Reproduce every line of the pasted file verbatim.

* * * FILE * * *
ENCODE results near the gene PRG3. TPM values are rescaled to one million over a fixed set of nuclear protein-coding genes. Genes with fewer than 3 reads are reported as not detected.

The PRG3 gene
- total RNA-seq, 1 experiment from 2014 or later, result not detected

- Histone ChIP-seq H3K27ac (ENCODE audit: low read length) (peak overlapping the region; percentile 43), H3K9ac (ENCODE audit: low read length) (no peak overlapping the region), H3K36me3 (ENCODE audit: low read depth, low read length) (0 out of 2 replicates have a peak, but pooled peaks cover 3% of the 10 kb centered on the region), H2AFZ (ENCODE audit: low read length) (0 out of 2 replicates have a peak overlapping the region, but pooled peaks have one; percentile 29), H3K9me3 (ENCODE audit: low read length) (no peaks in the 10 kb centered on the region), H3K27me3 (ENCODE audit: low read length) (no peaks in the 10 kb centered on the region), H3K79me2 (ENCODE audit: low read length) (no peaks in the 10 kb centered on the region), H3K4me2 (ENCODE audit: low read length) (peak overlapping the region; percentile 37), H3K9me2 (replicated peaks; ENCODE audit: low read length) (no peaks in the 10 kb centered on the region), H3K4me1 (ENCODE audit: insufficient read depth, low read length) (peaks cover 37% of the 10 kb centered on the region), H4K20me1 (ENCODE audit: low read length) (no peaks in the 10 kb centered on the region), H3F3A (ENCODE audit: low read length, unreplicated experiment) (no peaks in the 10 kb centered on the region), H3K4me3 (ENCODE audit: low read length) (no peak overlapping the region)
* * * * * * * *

ENCODE results near the gene PRG3. TPM values are rescaled to one million over a fixed set of nuclear protein-coding genes. Genes with fewer than 3 reads are reported as not detected.

The PRG3 gene
- total RNA-seq, 1 experiment from 2014 or later, result not detected

- Histone ChIP-seq H3K27ac (ENCODE audit: low read length) (peak overlapping the region; percentile 43), H3K9ac (ENCODE audit: low read length) (no peak overlapping the region), H3K36me3 (ENCODE audit: low read depth, low read length) (0 out of 2 replicates have a peak, but pooled peaks cover 3% of the 10 kb centered on the region), H2AFZ (ENCODE audit: low read length) (0 out of 2 replicates have a peak overlapping the region, but pooled peaks have one; percentile 29), H3K9me3 (ENCODE audit: low read length) (no peaks in the 10 kb centered on the region), H3K27me3 (ENCODE audit: low read length) (no peaks in the 10 kb centered on the region), H3K79me2 (ENCODE audit: low read length) (no peaks in the 10 kb centered on the region), H3K4me2 (ENCODE audit: low read length) (peak overlapping the region; percentile 37), H3K9me2 (replicated peaks; ENCODE audit: low read length) (no peaks in the 10 kb centered on the region), H3K4me1 (ENCODE audit: insufficient read depth, low read length) (peaks cover 37% of the 10 kb centered on the region), H4K20me1 (ENCODE audit: low read length) (no peaks in the 10 kb centered on the region), H3F3A (ENCODE audit: low read length, unreplicated experiment) (no peaks in the 10 kb centered on the region), H3K4me3 (ENCODE audit: low read length) (no peak overlapping the region)